Italian folklore speculates that porcini mushrooms only sprout at the dawn of a new moon. In spite of their rarity, this cherished ingredient is a prominent fixture in Italian cuisine. Officially the boletus edulis, porcini may thank the Ancient Romans for its sweet, albeit a little unflattering name - the term translates to ‘little pigs’ in English. In spite of their humble appearance, the gourmet mushroom packs a flavoursome punch, imparting strong notes of umami into any dish they grace.
Not easily cultivated, these precious, nutty gems are the centrepiece of our creamy and comforting mushroom tagliatelle. Complimented by the piney fragrance of rosemary, as well as sumptuous garlic and cream, this dish is a winner amongst both vegetarians and carnivores. Tagliatelle proves a perfect vehicle for this robust ragù and, of course, we recommend making your own from scratch - totally simple, and totally worth it. For help in making your own tagliatelle, follow along as Roberta makes a batch in the video below.
Mushroom tagliatelle recipe
Prep time: 20 minutes
Cooking time: 30 minutes
Calories per serving: 486 kcal
- 400g fresh tagliatelle
- 4 tablespoons extra virgin olive oil
- 1 small onion, diced
- 1 clove garlic, peeled and lightly crushed
- 1 large carrot, diced
- 1-2 celery stalks, diced
- 50g of dried porcini mushrooms, rehydrated in boiling water
- 750g wild mushrooms
- 100g cream
- 50g tomato puree
- ½ cup mushroom stock (save the water you used when rehydrating your mushrooms - this makes a great stock!)
- 2 tablespoons corn flour, if needed
- Several sprigs of rosemary
- Salt and pepper to taste
- Rehydrate your dried mushrooms in 1 - 2 cups of boiling water. Reserve the leftover water - this is your deliciously umami mushroom stock.
- Heat three tablespoons of olive oil in a large pan. Add your onion, carrot and celery, and sauté until softened. Remove from the pan and set aside.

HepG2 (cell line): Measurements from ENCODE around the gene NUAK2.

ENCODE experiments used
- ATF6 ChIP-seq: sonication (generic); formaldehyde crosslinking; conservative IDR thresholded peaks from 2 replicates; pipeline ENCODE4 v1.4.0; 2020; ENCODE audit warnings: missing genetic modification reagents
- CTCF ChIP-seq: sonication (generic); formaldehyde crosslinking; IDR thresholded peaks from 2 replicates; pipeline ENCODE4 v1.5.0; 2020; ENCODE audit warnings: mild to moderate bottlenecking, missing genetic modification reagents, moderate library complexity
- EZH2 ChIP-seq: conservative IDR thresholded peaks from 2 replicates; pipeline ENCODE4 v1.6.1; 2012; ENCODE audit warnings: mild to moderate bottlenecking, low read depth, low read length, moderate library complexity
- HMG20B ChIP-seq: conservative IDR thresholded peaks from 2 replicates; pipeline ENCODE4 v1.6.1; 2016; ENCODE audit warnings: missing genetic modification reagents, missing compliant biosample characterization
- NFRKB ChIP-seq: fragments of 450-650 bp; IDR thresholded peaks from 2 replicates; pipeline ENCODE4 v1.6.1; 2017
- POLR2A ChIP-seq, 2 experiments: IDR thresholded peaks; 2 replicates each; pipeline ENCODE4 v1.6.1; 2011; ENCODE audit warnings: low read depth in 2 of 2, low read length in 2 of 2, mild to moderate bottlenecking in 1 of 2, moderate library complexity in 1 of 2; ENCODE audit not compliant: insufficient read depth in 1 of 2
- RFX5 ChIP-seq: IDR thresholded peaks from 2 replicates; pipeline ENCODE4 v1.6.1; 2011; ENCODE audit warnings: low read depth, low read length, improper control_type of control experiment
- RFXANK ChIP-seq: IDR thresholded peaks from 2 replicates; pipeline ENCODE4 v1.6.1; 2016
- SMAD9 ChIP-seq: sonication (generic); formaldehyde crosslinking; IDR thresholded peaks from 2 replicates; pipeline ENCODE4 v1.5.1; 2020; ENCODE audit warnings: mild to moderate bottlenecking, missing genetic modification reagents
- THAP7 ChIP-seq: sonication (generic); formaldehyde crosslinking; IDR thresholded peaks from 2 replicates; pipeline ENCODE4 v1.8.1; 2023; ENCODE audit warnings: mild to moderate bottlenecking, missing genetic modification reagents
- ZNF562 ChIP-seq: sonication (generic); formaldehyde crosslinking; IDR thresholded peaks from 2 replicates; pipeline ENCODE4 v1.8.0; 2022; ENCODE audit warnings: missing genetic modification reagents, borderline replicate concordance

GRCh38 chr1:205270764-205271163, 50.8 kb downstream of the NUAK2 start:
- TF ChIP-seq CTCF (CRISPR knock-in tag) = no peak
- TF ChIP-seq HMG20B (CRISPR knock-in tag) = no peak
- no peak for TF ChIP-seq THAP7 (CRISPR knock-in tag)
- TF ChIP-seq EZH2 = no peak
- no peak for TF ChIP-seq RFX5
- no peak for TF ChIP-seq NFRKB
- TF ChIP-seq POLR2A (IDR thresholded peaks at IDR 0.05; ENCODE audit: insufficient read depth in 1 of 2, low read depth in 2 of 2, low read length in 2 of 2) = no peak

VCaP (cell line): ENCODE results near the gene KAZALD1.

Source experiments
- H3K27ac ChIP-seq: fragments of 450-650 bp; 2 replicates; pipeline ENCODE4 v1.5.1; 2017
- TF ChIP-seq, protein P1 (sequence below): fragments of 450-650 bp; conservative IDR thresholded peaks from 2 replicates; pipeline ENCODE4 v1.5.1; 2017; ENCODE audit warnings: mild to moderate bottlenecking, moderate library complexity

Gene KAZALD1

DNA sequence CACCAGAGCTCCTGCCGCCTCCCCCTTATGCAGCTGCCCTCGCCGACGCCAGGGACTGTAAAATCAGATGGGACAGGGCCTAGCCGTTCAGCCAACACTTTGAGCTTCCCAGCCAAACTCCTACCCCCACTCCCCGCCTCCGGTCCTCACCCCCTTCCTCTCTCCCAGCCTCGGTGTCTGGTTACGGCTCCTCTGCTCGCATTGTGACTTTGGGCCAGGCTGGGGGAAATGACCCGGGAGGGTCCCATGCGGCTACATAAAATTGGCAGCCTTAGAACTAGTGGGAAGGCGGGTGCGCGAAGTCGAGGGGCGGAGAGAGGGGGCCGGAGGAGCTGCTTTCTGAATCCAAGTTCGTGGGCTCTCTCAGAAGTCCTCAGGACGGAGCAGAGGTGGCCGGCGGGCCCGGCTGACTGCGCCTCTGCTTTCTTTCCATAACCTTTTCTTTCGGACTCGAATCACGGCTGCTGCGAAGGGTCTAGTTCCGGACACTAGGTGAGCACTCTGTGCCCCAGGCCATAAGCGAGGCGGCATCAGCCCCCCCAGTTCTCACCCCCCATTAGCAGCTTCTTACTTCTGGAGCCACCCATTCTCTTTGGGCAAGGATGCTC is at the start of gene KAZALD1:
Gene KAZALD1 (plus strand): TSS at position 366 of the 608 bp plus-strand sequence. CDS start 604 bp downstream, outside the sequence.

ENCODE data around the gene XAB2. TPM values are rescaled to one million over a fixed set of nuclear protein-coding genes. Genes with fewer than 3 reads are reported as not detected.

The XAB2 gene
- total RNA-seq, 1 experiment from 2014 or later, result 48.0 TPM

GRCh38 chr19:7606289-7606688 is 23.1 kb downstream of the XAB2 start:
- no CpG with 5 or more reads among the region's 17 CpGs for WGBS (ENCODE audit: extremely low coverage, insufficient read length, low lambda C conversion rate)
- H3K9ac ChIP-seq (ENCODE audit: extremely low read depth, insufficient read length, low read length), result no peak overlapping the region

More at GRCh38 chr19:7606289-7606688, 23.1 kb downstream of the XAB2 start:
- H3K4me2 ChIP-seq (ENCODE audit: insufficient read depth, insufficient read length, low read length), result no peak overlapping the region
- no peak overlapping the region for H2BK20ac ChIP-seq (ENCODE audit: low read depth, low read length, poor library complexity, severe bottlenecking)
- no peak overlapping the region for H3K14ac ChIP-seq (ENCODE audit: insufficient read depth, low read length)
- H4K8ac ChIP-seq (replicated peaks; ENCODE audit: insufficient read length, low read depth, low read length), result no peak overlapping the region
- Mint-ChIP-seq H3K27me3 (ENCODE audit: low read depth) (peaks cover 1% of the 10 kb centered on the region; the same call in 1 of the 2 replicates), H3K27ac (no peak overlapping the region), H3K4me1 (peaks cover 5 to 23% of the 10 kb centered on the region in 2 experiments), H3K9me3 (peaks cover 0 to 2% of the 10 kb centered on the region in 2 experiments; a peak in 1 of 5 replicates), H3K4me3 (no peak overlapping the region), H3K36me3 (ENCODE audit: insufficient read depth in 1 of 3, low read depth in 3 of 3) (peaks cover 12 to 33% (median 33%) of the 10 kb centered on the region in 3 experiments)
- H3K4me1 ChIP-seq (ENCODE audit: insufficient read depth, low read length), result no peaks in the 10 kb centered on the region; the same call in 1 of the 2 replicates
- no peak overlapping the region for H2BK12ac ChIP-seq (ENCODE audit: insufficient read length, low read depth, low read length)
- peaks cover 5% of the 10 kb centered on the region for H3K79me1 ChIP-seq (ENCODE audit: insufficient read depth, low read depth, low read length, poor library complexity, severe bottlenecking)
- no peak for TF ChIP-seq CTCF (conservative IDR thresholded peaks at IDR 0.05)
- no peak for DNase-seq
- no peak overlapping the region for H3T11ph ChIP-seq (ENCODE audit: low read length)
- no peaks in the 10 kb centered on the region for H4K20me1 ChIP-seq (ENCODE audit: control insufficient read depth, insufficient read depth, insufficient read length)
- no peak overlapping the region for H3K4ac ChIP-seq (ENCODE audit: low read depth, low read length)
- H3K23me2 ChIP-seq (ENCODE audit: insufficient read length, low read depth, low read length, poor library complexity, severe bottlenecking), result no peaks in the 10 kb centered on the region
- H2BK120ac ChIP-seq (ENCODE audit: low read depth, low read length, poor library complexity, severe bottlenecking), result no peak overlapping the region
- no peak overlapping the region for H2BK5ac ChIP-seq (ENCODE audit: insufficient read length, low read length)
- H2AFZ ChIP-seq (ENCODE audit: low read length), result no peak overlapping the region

- In the same pan, stir fry your mushrooms until golden brown in a glug of olive oil. Add your garlic and gently sauté, ensuring not to burn the delicate ingredient.
- Add your sautéed onions, carrot and celery, tomato puree, stock and cream, before laying a couple of sprigs of rosemary in the mixture, allowing their flavour gently infuse the sauce. Season to taste with salt and pepper, and leave to simmer for a few minutes.
- If needed, add a couple of tablespoons of corn flour to thicken the sauce, stirring cautiously to make sure it is fully combined with the mixture.
- Boil your fresh tagliatelle in liberally salted water for no more than 3-4 minutes, until al dente. Drain and immediately add to the sauce. Should you need to loosen the mixture, simply add a splash of your pasta water, to achieve a glossy sauce that adheres perfectly to your fresh tagliatelle.
- Serve your dish immediately, with a generous sprinkling of black pepper. Buon appetito!
Mushroom tagliatelle wine pairing recommendation
The combination of porcini and wild mushrooms in this dish brings plenty of earthiness, so you want a wine that can counterbalance it. An Italian red with a decent amount of sweetness like Pinot Nero is a good start. Pinot Nero is a wine that is lighter in colour with mild tannic structure but bright acidity. Overall, Pinot Nero is known as a very fruity wine, with berry and floral notes that develop greater complexity as the wine is aged. The lighter tannic nature of Pinot Nero is perfect to not overpower the flavours in your pasta dish.